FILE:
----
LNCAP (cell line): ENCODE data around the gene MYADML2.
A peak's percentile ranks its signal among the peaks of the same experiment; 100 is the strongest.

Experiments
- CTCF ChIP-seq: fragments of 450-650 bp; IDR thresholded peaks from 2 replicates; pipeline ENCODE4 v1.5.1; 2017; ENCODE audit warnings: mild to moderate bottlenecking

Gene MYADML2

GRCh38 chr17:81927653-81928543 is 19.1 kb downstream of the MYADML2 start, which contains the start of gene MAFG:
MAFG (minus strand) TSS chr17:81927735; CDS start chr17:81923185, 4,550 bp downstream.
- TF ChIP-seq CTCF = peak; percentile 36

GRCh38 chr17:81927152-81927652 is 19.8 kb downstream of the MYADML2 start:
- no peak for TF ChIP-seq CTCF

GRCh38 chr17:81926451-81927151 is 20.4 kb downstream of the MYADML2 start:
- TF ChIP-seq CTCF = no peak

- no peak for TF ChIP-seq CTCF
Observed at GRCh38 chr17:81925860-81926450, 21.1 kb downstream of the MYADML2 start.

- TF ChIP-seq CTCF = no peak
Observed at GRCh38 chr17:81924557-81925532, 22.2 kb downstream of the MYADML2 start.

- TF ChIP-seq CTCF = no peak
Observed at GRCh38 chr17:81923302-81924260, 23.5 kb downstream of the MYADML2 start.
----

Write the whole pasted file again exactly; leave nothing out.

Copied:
LNCAP (cell line): ENCODE data around the gene MYADML2.
A peak's percentile ranks its signal among the peaks of the same experiment; 100 is the strongest.

Experiments
- CTCF ChIP-seq: fragments of 450-650 bp; IDR thresholded peaks from 2 replicates; pipeline ENCODE4 v1.5.1; 2017; ENCODE audit warnings: mild to moderate bottlenecking

Gene MYADML2

GRCh38 chr17:81927653-81928543 is 19.1 kb downstream of the MYADML2 start, which contains the start of gene MAFG:
MAFG (minus strand) TSS chr17:81927735; CDS start chr17:81923185, 4,550 bp downstream.
- TF ChIP-seq CTCF = peak; percentile 36

GRCh38 chr17:81927152-81927652 is 19.8 kb downstream of the MYADML2 start:
- no peak for TF ChIP-seq CTCF

GRCh38 chr17:81926451-81927151 is 20.4 kb downstream of the MYADML2 start:
- TF ChIP-seq CTCF = no peak

- no peak for TF ChIP-seq CTCF
Observed at GRCh38 chr17:81925860-81926450, 21.1 kb downstream of the MYADML2 start.

- TF ChIP-seq CTCF = no peak
Observed at GRCh38 chr17:81924557-81925532, 22.2 kb downstream of the MYADML2 start.

- TF ChIP-seq CTCF = no peak
Observed at GRCh38 chr17:81923302-81924260, 23.5 kb downstream of the MYADML2 start.